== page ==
According to a report by The Intercept, Ring, Amazon’s smart doorbell company gave access to its employees to watch live footage from cameras of the customers. As per the claim, Ring engineers and executives were allowed to watch the unfiltered footage of the users.
Last year in February, Amazon acquired Ring for $1 billion. Amazon had been in the news last year for its data breach where the company leaked out the customers’ email addresses.
Ring markets its cameras, mounted as doorbells as a security means that act like a privatized neighborhood watch while the user was away. The staff at Ring was able to gain access to the cameras inside as well as outside the home, depending on where the devices were positioned. Ring has been accused of mishandling videos collected by the smart device and failing to protect the footage with encryption. The Ring customer’s email address is enough to get access to cameras from user’s home.
According to The Information and The Intercept, Ring’s video annotation team would watch camera footage and tag objects, humans and other things in the video clips so that its object recognition software could better itself.
Ring responded to this post stating, “We take the privacy and security of our customers’ personal information extremely seriously. In order to improve our service, we view and annotate certain Ring video recordings. These recordings are sourced exclusively from publicly shared Ring videos from the Neighbors app (in accordance with our terms of service), and from a small fraction of Ring users who have provided their explicit written consent to allow us to access and utilize their videos for such purposes. Ring employees do not have access to livestreams from Ring products.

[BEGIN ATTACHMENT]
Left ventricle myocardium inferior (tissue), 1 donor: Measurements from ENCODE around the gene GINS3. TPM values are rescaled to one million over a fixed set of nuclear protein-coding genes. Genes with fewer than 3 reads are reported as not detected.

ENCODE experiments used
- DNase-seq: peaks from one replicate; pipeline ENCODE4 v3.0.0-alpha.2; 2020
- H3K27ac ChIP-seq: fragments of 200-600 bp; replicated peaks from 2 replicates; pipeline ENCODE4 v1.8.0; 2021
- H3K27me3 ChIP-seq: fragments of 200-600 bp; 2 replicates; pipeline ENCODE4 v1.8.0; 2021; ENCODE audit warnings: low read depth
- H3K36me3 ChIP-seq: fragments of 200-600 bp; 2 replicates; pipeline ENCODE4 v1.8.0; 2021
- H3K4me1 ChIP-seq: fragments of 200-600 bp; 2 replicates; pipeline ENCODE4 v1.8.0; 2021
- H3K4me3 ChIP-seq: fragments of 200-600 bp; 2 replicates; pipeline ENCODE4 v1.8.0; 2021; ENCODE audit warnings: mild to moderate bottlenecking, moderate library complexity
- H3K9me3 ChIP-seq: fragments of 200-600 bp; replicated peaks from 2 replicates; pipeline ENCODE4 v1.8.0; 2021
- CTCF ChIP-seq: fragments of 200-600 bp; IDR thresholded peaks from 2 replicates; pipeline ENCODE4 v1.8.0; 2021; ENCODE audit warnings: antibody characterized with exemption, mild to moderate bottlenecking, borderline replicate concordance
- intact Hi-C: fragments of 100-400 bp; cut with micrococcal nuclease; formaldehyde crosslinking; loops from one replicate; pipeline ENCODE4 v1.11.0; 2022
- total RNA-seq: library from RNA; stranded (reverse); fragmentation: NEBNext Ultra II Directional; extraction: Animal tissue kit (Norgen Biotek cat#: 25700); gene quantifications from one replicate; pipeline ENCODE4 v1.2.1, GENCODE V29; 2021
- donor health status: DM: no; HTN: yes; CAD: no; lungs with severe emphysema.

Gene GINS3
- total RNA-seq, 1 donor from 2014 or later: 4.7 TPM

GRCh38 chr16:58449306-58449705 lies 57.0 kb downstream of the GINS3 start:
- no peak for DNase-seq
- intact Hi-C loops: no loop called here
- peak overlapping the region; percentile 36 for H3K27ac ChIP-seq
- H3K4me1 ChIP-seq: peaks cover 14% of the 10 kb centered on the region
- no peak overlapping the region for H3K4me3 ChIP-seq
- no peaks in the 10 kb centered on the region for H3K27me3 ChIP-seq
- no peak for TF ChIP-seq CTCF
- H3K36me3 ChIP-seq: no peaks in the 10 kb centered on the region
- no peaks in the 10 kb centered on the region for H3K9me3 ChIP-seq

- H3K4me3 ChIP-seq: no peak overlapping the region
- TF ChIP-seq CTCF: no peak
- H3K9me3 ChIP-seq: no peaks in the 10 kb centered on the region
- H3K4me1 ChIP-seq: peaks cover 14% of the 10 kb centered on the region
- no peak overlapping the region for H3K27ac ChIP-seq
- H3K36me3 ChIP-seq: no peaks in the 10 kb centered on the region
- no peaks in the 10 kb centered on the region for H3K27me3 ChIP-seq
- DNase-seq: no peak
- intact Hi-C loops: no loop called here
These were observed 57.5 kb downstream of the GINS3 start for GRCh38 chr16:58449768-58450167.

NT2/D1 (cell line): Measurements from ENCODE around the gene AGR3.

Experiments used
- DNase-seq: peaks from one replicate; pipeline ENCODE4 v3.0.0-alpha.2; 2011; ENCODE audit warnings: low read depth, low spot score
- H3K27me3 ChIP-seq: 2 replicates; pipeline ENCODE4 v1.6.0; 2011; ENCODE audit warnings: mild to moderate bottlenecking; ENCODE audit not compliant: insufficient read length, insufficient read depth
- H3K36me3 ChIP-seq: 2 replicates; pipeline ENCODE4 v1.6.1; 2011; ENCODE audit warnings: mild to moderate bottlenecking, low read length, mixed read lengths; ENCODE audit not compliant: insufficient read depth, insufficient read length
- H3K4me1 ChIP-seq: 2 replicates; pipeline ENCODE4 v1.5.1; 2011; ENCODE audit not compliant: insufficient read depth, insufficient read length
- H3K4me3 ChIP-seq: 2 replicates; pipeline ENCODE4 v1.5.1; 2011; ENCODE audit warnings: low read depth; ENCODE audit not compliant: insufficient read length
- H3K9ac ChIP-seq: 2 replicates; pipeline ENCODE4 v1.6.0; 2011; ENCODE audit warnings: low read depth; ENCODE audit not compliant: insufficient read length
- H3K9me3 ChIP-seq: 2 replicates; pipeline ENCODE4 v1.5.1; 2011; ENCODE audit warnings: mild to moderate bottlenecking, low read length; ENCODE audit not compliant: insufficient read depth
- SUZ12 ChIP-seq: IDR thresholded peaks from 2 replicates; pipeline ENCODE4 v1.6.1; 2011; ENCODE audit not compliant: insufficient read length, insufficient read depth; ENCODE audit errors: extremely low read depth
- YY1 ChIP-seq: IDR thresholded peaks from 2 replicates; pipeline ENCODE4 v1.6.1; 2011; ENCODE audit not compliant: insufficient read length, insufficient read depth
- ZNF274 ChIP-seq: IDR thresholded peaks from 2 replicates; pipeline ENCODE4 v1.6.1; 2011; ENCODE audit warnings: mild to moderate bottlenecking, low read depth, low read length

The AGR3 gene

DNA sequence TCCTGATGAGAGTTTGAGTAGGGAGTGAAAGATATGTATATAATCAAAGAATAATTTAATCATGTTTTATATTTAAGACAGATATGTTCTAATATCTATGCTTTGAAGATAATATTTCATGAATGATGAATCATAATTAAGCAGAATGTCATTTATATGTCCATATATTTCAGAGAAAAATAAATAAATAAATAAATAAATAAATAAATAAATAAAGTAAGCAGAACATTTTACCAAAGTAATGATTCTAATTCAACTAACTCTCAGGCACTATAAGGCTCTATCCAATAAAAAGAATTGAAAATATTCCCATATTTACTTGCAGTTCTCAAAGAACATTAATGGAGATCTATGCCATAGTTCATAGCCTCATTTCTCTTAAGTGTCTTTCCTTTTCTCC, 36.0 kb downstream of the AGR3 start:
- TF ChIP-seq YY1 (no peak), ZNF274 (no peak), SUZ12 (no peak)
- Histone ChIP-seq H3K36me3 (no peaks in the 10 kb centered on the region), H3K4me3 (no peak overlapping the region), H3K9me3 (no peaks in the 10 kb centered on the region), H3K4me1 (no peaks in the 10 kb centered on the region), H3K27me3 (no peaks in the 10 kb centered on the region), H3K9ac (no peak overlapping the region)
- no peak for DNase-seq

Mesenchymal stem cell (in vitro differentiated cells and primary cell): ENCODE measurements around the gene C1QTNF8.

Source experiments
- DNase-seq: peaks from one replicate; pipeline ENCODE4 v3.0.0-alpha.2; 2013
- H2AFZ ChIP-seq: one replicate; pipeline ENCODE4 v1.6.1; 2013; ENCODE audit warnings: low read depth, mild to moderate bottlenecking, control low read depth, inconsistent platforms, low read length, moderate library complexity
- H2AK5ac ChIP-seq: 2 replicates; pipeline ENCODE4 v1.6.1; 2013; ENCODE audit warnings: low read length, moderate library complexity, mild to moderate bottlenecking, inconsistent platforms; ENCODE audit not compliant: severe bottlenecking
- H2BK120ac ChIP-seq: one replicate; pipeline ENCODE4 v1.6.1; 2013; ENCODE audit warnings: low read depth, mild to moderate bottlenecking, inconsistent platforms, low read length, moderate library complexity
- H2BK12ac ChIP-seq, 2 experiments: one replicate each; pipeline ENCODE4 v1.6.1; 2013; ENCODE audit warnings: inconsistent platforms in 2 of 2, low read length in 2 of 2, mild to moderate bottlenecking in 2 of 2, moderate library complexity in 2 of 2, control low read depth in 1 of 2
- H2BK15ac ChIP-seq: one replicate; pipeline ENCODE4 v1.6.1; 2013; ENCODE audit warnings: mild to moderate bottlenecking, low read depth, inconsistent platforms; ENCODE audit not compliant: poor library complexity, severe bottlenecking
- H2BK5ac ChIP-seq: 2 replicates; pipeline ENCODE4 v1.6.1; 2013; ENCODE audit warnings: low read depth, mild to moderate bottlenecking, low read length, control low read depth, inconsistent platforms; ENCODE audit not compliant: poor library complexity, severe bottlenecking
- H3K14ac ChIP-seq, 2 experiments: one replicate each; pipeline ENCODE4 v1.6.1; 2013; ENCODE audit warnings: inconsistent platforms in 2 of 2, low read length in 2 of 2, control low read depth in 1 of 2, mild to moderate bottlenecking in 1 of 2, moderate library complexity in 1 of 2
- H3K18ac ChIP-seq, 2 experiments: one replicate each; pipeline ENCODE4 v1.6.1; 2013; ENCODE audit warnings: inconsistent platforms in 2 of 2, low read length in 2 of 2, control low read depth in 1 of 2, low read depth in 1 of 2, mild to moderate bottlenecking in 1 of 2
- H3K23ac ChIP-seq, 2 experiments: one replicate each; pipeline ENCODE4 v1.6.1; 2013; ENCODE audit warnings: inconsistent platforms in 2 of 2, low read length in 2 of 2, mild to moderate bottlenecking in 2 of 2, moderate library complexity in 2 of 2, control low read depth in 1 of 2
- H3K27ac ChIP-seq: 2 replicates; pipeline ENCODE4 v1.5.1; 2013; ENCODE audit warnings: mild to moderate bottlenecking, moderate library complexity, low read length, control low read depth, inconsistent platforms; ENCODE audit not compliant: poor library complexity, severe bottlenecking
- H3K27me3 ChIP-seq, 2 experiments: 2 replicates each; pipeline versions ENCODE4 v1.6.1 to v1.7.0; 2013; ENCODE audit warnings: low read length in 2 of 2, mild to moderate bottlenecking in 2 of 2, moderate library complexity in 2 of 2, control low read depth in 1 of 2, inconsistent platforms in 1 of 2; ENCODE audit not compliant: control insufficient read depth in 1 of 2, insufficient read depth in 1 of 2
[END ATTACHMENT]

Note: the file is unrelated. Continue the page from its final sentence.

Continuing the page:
We have strict policies in place for all our team members. We implement systems to restrict and audit access to information. We hold our team members to a high ethical standard and anyone in violation of our policies faces discipline, including termination and potential legal and criminal penalties. In addition, we have zero tolerance for abuse of our systems and if we find bad actors who have engaged in this behavior, we will take swift action against them.”
Amazon's legit been sending out notices saying sorry we exposed your email address. Seems likely related to this https://t.co/21cRB2dHTk… Besides the brevity, what's giving people pause is they sign the email https://t.co/KDiteRFaeR Why cap the "a" and why no https://? Strange pic.twitter.com/mwty3GmCN1
— briankrebs (@briankrebs) November 21, 2018
Because of the privacy concerns, users are now skeptical about using Ring’s smart doorbell. One comment on HackerNews read, “The ring doorbell is installed at your front door. It records pretty much all movement to and from your house. It records audio at the doorstep, so if you’re having a conversation with anyone at your doorstep, that gets recorded too.” Another user commented, “If some rando gets my ring doorbell footage and figures out where I live, that’s hard to undo. If someone steals my stuff and gets away with it because I didn’t have a ring doorbell, that’s annoying but much easier to recover from. We are talking about the difference between an insurance claim and moving house.”
According to a few users, this device is prone to DDOS attacks. One of the users commented, “Aside from the 700 person team given access to live video feeds and customer databases, the lack of proper security of this product makes it a PRIME target for DDOS attacks that could cripple infrastructure.”
But few users are in the favor of such devices as they find them safe and convenient to use. One user commented, “These devices are extremely popular in my neighborhood, and cost/convenience is the only thing keeping them from being universal.” Another user commented, “I’d say, yes. I’ve been able to watch that many people see the ring (they see the camera), and they back right off the porch. It’s been awesome in this respect, people simply ring it less.”
Some users believe such surveillance devices shouldn’t use cloud but instead have data stored locally. Others are now looking out for alternatives like Xiaomi Dafang camera, RCA doorbell camera, and Blue Iris.
This news surely makes one reflect on how home appliances could get monitored by companies or hackers and personal data might get misused.
Note: We have edited this news to include the response from the Ring team to our post.